Roundup: States' Angst And Anger Continues About Medicaid, Health Spending Cuts

The New York Times: Feeling Budget Pinch, States Cut Insurance
Ken Kewley woke up Tuesday without health insurance for the first time in nearly nine years. So did most of the 41,467 other Pennsylvanians who had been covered by adultBasic, a state-subsidized insurance program for the working poor that Gov. Tom Corbett shut down on Monday in one of the largest disenrollments in recent memory (Sack, 3/1).

The Wall Street Journal: Wisconsin Governor Seeks Deep Cuts
Wisconsin Gov. Scott Walker proposed a two-year budget Tuesday cutting more than $1.25 billion in state aid to schools and local governments, part of a broad proposed reduction in state spending of nearly 7 percent. ... The governor suggested unspecified cuts to Medicaid, the joint state-federal health care program for the poor. He said some Medicaid recipients would have to start contributing co-pays and premiums (Merrick and Maher, 3/2).

Milwaukee Journal Sentinel: Budget Would Make Benefits Cuts To Medicaid, W-2, Wisconsin Shares
About 55,000 people could lose their health insurance under the state's BadgerCare program, under Gov. Scott Walker's budget plan released Tuesday. ... In an effort to slow the growth in spending on Medicaid, Walker says he will seek permission from the federal government to tighten eligibility standards and would cut off people faster who are found no longer eligible. If the federal government does not give the state permission to toughen its standards in determining who gets Medicaid, the state would eliminate coverage to families that earn more than 133 percent of the federal poverty level on July 1, 2012. That threshold currently is $24,352 a year for a family of three (Schultze and Romell, 3/1).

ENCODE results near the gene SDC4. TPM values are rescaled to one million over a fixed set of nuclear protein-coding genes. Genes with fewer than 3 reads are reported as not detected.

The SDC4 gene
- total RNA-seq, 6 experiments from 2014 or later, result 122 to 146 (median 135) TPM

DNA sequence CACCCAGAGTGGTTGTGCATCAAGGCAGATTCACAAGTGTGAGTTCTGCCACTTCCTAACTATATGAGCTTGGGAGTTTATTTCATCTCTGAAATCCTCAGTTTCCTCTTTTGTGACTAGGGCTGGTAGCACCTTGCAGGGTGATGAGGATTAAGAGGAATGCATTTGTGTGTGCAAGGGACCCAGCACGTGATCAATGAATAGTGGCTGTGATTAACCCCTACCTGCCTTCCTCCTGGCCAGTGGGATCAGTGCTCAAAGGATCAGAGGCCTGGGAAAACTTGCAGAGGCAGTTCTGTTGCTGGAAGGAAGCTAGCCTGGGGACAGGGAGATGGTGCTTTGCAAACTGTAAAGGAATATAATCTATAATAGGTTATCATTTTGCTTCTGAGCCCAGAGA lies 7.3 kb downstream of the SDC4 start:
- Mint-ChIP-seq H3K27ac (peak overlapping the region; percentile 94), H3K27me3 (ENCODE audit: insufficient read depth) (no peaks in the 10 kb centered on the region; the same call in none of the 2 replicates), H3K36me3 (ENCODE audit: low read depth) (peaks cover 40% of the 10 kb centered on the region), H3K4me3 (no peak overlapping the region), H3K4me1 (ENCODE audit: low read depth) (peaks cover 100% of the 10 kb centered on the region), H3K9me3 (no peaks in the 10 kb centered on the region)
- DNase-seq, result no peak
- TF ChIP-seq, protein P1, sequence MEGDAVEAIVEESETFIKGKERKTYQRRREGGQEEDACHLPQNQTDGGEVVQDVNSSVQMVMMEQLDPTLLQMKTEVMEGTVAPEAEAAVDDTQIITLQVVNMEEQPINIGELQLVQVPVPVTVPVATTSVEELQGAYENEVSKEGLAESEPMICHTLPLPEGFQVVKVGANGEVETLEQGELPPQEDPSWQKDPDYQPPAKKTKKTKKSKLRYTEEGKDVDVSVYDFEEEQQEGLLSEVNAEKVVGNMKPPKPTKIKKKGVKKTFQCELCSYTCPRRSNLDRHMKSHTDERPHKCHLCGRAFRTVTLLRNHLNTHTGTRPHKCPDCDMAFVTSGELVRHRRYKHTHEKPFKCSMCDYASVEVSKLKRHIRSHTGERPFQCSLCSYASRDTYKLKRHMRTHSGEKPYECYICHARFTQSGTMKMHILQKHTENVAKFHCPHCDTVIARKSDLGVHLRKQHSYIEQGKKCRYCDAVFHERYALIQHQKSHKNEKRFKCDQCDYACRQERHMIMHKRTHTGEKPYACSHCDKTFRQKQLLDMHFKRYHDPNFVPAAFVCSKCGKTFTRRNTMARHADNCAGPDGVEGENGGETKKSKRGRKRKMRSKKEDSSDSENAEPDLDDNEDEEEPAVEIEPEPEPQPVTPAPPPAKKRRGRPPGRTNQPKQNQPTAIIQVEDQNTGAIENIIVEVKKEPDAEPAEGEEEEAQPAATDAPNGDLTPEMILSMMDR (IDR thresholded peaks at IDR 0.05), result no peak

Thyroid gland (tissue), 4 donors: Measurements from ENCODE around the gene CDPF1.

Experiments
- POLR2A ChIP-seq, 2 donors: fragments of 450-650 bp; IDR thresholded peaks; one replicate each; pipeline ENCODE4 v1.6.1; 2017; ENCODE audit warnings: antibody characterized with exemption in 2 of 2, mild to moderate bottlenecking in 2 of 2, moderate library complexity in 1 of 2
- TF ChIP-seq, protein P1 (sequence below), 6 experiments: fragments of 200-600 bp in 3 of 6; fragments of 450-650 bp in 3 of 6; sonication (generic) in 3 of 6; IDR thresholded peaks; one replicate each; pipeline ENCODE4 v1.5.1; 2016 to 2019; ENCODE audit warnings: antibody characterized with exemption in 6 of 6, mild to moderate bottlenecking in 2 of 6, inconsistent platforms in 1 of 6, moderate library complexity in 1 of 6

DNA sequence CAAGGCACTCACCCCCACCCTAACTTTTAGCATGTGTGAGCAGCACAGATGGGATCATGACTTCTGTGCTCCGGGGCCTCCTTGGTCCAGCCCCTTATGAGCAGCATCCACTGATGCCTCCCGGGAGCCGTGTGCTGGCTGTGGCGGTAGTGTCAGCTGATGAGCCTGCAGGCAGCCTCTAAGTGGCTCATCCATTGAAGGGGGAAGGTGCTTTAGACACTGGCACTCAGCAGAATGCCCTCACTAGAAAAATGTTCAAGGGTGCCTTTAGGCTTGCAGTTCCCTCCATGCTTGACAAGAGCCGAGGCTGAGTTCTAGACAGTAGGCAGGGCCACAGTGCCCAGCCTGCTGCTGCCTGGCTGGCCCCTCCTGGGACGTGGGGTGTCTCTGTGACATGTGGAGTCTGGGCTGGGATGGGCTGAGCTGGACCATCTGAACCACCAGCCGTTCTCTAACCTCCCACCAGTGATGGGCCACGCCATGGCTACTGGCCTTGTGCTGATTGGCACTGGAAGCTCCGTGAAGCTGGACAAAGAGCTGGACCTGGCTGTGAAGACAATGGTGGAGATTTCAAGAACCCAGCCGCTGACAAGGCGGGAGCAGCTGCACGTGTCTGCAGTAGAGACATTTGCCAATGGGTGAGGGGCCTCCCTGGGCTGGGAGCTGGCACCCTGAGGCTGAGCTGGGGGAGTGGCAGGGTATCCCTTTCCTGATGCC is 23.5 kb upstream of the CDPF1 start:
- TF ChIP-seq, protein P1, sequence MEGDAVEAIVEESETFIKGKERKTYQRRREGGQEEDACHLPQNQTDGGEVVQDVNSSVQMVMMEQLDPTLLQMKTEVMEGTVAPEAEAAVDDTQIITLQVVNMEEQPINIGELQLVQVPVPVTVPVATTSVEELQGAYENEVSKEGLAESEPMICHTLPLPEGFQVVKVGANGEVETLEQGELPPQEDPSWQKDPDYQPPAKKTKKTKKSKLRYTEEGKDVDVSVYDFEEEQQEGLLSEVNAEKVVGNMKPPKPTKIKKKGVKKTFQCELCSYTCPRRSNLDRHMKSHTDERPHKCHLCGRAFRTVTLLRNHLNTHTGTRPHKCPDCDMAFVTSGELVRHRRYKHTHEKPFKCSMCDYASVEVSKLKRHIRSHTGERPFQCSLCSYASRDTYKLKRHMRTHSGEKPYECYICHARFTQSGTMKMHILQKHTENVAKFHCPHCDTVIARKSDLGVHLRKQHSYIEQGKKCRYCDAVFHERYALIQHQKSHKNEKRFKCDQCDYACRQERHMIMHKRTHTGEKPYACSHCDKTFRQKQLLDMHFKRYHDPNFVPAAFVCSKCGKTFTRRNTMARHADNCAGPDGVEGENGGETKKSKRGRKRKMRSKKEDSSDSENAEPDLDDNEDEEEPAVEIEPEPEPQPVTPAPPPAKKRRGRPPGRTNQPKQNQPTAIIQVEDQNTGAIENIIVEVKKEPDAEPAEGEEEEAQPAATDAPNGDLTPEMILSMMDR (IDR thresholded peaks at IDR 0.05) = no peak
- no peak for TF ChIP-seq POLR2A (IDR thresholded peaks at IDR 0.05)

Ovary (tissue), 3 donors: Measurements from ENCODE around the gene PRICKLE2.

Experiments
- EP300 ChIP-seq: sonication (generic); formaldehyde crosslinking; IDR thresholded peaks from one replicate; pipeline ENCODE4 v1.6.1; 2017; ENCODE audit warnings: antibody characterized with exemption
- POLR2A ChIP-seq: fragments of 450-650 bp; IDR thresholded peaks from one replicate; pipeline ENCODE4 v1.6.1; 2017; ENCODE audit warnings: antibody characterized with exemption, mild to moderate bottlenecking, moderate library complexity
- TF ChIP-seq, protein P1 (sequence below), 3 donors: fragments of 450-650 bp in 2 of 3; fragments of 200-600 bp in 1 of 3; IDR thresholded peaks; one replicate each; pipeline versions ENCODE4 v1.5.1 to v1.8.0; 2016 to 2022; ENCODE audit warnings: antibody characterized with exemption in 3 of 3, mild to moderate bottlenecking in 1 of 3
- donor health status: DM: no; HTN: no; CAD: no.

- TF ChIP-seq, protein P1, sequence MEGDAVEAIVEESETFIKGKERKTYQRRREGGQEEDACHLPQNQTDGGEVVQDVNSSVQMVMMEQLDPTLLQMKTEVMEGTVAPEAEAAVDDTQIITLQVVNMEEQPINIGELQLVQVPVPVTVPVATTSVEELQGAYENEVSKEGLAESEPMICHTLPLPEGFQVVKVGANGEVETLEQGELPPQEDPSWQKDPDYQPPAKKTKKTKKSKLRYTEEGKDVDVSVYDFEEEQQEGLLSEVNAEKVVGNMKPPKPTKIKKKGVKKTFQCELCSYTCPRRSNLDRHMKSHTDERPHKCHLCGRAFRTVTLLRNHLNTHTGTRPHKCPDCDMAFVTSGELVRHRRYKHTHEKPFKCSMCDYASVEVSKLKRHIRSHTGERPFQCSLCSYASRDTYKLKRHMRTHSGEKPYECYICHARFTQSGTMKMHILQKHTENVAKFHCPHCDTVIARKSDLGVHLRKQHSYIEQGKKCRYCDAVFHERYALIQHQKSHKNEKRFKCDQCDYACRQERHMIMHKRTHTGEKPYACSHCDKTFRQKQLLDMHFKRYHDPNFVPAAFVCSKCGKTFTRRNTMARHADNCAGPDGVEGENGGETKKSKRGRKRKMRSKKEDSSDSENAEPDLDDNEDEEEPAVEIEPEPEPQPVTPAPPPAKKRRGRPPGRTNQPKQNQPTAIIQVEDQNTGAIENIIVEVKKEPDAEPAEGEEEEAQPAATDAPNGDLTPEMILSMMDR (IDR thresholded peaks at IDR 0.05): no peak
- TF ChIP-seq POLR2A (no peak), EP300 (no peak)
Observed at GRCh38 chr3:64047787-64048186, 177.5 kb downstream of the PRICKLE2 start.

Kaiser Health News: Ariz. Medicaid Cuts Spur Debate Over Impact On Providers
Arizona's plan to cut about a quarter million adults from Medicaid would lead to uninsured patients crowding emergency rooms, hospitals slashing services and laying off thousands of workers and health plans increasing premiums to make up for lost revenue, health providers say. Arizona Republicans and conservative groups backing the move say there will be some pain but the impact will not be that dramatic (Galewitz, 3/1).

The Texas Tribune: Guy Clifton: The TT Interview
When Texas lawmakers talk about containing health care costs, it's a good bet they've picked the brain of Dr. Guy Clifton, a Houston neurosurgeon turned health care policy expert. But the author of "Flatlined: Resuscitating American Medicine" — who has guided Lt. Gov. David Dewhurst on his pet payment reform legislation — says the Legislature's effort to balance the budget by slashing Medicaid rates is misguided (Ramshaw, 3/2).

Minnesota Public Radio: At Capitol Rally, Minn. Nurses Speak Out Against Anti-Union Bills
Hundreds of Minnesota nurses rallied at the State Capitol Tuesday to draw attention to nursing and the latest anti-union developments out of Wisconsin. ... Linda Hamilton, president of the Minnesota Nurses Association, warned Minnesota nurses that [Gov. Scott] Walker's idea is already spreading across the border. ... Hamilton said there is already a proposal in the Minnesota Legislature that would allow licensed practical nurses (LPNs) and paramedics to perform some duties that are currently performed by registered nurses (Benson, 3/1).

MinnPost: Advocates For Those With Disabilities Call For Continued State Support
Saying that services for people with disabilities feel like "political hockey pucks" in state budget negotiations, the ARC of Minnesota urged Gov. Mark Dayton and state legislators to protect important state-funded support services (Kimball, 3/1).

The Texas Tribune: Protesters Block Texas Governor's Office (Video)
A dozen protesters from disability rights group ADAPT gathered at Gov. Rick Perry's office this afternoon to block the entrances. Organizers say they won't leave until Perry pledges to oppose cuts to community services (Dehn and Tan, 3/1).

Florida Health News: DOH Plan Cuts 1,600 Jobs